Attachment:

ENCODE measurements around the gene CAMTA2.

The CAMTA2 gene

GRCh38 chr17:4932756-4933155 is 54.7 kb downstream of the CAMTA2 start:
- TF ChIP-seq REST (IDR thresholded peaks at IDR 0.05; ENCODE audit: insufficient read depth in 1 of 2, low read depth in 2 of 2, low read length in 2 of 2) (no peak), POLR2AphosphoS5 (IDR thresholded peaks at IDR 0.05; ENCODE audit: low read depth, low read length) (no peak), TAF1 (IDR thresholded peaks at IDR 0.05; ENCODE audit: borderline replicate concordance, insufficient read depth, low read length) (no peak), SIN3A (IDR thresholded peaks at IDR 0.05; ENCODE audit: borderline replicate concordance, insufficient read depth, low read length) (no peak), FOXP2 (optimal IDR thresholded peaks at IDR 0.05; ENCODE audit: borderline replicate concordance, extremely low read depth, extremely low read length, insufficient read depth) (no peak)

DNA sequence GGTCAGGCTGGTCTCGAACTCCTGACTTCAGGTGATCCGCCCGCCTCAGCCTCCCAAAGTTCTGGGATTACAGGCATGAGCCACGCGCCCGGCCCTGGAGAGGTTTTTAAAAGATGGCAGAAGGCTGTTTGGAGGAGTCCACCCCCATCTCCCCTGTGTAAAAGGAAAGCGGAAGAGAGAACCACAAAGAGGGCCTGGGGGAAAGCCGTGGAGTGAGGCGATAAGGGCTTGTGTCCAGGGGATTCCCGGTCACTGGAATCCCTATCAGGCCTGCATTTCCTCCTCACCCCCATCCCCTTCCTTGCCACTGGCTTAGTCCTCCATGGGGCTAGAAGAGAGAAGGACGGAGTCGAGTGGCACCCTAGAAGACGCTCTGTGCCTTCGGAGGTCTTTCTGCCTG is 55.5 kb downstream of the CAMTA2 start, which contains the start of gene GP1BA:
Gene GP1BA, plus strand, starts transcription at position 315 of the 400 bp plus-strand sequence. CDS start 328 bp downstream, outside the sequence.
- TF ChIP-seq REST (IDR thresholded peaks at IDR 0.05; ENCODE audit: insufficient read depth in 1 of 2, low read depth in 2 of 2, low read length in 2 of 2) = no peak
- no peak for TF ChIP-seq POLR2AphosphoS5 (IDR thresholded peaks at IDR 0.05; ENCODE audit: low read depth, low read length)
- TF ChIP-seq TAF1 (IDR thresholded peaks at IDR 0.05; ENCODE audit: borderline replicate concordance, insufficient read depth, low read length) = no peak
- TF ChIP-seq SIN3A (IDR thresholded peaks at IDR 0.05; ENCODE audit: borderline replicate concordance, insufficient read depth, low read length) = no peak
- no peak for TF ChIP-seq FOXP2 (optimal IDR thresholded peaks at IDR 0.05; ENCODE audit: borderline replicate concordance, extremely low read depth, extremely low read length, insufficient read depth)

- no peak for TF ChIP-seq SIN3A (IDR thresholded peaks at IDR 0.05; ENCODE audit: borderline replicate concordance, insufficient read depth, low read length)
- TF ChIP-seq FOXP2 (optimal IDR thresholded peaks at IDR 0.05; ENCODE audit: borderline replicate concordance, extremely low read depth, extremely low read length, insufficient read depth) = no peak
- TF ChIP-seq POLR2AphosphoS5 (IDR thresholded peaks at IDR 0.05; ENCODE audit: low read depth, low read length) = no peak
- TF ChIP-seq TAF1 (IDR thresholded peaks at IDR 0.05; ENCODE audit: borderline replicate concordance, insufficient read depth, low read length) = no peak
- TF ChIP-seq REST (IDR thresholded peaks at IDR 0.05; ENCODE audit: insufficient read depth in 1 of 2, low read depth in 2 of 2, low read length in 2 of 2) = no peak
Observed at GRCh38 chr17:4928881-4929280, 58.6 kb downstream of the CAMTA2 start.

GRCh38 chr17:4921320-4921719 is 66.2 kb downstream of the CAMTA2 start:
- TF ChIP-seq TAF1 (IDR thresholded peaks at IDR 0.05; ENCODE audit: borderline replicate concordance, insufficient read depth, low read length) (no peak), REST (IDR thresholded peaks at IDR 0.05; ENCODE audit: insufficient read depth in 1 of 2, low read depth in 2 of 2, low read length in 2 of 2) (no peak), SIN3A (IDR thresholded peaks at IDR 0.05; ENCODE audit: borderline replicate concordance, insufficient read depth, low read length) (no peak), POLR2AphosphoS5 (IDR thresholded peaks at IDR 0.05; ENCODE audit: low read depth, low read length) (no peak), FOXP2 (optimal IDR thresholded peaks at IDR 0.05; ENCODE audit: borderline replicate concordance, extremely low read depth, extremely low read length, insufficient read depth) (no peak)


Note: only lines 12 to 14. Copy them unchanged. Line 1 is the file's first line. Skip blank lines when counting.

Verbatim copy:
- no peak for TF ChIP-seq SIN3A (IDR thresholded peaks at IDR 0.05; ENCODE audit: borderline replicate concordance, insufficient read depth, low read length)
- TF ChIP-seq FOXP2 (optimal IDR thresholded peaks at IDR 0.05; ENCODE audit: borderline replicate concordance, extremely low read depth, extremely low read length, insufficient read depth) = no peak
- TF ChIP-seq POLR2AphosphoS5 (IDR thresholded peaks at IDR 0.05; ENCODE audit: low read depth, low read length) = no peak